Five trees in running to be deemed Ireland’s best

Eventual winner will go on to be judged in the 2020 European tree of the year competition

Five trees are in the running to be deemed Ireland’s best as part of a Europe-wide competition.

The Tree Council of Ireland which is an education and advocacy group has selected five finalists in four counties, Dublin, Meath, Kildare and Cork.

Online voting begins this week and the public will be asked to chose between five of Ireland’s most famous and beautiful trees.

The winner will go on to be judged in the 2020 European tree of the year competition.


Ireland’s five finalists are: the mighty Oak at the Battle of the Boyne site in Oldbridge, Co Meath; the Arbour Hill Sycamore in Dublin city behind Collins Barracks; the Sycamore on the Farmleigh Estate within the Phoenix Park; a sweet chestnut tree at Castletown Estate in Celbridge, Co Kildare; and the Witches Yew at Blarney Castle in Co Cork.

The contest was started in the Czech Republic in 2011 and its purpose is to highlight trees that contribute to national and cultural heritage. Ireland has not had an entry since 2017 when Just Forests, the charity that previously managed the event here, was wound down.

A 135-year-old Hungarian almond tree was named 2019 winner in Brussels earlier this year. An Irish tree has never been selected as winner.

Joe McConville, president of the tree council, said the contest highlighted Ireland’s “champion and veteran trees” as some of the finalists are up to 600 years old. He said planting more trees was an important part of climate-change mitigation, but it was equally vital to recognise trees with which people had a personal connection.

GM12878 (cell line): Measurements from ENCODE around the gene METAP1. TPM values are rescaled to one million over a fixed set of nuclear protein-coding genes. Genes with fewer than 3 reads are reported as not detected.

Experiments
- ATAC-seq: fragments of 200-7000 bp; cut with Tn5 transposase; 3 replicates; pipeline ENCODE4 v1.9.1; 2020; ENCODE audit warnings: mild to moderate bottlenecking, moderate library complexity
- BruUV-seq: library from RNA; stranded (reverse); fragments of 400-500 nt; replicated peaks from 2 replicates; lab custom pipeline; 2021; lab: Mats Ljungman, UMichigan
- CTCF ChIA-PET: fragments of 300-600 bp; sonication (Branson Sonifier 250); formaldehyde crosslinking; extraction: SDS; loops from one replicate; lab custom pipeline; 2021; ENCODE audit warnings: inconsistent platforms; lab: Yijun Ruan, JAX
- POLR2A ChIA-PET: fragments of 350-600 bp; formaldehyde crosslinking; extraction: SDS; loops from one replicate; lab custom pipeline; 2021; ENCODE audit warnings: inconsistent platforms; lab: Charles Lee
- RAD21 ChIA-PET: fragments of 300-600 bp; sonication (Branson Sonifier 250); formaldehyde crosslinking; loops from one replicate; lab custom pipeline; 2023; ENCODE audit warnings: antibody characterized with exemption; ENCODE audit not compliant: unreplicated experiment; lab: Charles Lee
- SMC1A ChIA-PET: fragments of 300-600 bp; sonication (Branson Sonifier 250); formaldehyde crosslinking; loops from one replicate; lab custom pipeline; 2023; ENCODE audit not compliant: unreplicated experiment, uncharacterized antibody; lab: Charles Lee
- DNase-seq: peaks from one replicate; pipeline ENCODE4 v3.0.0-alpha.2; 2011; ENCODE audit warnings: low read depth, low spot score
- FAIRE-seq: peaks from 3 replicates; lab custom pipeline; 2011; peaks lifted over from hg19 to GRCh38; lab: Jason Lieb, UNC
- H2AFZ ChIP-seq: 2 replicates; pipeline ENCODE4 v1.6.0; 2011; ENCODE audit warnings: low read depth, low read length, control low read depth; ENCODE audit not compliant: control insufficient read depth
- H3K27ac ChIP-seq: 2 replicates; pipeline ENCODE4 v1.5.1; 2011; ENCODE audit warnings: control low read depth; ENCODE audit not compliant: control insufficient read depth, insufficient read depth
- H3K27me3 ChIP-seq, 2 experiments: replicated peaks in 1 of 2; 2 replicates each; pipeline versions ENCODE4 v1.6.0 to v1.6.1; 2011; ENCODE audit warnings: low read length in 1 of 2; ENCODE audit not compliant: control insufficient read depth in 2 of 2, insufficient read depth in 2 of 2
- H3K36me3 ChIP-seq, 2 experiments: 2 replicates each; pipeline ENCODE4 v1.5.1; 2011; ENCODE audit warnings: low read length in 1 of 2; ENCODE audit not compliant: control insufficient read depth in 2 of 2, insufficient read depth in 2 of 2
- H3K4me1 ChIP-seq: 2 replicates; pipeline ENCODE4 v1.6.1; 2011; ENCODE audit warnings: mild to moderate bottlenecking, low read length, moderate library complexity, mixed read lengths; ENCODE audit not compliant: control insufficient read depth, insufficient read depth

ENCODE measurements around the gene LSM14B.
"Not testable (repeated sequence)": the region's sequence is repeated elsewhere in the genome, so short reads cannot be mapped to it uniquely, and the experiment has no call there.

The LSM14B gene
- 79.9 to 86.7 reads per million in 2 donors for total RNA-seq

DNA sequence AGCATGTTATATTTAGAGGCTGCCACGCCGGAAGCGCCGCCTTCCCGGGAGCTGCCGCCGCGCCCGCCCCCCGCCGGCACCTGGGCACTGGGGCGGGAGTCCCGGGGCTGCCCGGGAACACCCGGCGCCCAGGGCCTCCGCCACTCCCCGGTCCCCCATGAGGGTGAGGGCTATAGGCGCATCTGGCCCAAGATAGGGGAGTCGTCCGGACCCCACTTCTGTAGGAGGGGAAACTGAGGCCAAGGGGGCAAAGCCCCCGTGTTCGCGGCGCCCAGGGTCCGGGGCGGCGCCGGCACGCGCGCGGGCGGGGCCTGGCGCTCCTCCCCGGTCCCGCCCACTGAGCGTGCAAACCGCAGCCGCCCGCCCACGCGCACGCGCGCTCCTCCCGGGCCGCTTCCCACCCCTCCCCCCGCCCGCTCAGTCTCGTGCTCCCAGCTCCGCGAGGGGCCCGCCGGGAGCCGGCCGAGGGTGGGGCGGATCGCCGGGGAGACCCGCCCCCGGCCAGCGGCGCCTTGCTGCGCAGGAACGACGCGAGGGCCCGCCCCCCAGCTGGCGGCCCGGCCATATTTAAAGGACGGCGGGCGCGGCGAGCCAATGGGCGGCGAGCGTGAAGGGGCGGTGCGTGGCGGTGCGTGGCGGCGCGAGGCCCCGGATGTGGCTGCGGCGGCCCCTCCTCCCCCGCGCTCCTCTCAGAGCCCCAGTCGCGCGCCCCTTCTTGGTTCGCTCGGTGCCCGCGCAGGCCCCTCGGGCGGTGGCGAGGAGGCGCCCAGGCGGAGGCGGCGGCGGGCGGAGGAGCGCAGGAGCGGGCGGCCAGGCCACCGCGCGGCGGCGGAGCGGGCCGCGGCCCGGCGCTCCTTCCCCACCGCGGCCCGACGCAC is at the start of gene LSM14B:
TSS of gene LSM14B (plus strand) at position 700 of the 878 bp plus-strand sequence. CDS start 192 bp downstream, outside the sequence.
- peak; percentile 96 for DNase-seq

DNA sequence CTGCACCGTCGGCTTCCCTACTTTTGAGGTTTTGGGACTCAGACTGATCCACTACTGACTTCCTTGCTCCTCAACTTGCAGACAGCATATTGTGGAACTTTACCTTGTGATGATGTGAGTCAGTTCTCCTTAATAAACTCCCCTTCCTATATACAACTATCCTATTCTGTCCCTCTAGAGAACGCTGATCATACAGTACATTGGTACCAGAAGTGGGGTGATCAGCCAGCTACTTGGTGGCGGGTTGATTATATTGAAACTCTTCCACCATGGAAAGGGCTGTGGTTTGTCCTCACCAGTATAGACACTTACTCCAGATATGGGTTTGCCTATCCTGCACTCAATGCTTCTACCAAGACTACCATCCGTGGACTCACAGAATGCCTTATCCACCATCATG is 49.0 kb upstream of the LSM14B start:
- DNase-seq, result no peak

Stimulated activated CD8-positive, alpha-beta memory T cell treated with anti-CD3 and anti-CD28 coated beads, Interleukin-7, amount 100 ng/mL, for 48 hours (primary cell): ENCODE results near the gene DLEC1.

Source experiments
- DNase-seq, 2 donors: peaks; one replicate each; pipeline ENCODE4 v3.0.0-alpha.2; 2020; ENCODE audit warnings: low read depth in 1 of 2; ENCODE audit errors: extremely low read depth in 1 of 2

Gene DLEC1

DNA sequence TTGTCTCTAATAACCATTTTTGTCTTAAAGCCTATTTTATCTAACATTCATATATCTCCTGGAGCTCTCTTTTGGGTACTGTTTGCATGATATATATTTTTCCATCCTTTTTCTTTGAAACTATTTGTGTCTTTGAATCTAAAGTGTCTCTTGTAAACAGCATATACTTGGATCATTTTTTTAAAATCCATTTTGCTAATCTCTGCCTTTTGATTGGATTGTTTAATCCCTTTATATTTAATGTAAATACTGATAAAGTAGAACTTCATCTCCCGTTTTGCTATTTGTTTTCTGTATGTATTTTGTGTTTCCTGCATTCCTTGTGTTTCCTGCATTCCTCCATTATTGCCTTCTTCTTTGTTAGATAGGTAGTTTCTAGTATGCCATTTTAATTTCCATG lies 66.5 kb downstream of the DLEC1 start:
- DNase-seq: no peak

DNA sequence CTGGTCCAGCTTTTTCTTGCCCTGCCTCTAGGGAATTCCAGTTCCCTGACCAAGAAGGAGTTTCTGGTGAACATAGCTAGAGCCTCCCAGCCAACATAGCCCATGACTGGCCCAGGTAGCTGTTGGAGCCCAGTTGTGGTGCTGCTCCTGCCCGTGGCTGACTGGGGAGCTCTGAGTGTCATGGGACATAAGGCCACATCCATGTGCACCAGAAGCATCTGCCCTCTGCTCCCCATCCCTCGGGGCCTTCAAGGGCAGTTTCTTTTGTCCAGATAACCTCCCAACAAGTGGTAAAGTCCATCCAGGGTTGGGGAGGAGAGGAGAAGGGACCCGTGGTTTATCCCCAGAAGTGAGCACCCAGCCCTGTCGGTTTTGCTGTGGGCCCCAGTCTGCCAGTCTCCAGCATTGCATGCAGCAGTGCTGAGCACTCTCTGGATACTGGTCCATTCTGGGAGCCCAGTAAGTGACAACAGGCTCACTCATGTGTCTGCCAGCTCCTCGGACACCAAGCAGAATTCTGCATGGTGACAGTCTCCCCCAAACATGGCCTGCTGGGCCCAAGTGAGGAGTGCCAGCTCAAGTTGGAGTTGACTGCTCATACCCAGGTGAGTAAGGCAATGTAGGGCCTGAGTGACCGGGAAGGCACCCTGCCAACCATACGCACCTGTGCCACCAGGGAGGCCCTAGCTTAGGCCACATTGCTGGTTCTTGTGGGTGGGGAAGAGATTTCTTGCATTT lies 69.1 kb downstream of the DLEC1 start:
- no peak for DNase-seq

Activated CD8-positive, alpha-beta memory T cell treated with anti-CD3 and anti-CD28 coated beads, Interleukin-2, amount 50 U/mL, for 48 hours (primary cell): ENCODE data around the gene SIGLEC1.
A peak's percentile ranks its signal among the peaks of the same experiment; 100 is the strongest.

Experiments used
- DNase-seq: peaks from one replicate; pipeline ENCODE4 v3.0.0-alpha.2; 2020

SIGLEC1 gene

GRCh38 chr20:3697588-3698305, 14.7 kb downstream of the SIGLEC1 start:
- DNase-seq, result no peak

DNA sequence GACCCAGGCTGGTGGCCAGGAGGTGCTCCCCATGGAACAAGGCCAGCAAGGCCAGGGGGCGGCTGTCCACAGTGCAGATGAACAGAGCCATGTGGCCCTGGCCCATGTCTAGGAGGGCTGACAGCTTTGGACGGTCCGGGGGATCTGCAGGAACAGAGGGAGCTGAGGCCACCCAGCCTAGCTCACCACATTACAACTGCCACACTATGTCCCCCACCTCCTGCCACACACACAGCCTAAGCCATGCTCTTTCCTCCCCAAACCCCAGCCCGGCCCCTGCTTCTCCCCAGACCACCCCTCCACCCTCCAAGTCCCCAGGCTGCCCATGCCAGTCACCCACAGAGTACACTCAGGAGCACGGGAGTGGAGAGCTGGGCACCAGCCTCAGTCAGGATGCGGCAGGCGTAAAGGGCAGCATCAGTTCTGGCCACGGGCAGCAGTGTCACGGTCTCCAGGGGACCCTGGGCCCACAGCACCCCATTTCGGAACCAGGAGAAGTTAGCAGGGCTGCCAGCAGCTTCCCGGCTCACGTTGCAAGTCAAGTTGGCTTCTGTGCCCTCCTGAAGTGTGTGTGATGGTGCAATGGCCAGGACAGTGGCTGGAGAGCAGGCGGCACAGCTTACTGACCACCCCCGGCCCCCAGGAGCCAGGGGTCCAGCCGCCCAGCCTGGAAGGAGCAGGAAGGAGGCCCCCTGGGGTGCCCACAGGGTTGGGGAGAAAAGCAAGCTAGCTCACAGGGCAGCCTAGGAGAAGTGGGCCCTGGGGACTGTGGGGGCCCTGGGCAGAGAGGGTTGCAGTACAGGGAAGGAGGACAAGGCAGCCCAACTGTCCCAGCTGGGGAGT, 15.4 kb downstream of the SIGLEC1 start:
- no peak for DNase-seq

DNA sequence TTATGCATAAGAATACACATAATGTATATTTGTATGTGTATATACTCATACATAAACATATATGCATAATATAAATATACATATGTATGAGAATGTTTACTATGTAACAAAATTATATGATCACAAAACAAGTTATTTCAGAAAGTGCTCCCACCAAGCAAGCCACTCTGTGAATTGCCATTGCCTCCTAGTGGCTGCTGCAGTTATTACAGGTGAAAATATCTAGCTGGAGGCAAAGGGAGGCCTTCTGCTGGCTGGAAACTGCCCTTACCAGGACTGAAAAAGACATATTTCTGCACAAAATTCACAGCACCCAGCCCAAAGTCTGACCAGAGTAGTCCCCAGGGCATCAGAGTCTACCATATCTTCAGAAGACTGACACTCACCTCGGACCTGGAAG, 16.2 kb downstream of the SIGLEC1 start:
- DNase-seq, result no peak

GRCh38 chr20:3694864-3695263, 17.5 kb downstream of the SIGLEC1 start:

“You can get behind your local tree or you can rally for one you really believe in like you would a football team,” he said.

Mr McConville said he thought Ireland "had a really good chance of winning". Also hopeful is head gardener at Blarney Castle Adam Whitbourn who said the Witches Yew tree had a mystical history to it. Legend has it that a witch, who first told mortals of the Blarney stone's power, is imprisoned in the stone at the base of the tree.

“You can feel the centuries of history unfolding around you when you visit this tree,” said Mr Whitbourn. “That’s what this competition is all about. We are only temporary custodians of these trees and their lives last much longer than our own.”

Voting for the 2020 entry will be live on Friday at or via a link on the tree council's website.

Ireland’s previous entries included a selection of pines and evergreen cypress trees in Co Kerry, known as Hugh O’Flaherty Trees. Another entry was the Generation Tree, a beech in Co Tipperary with the initials of 12 grandchildren from a single family.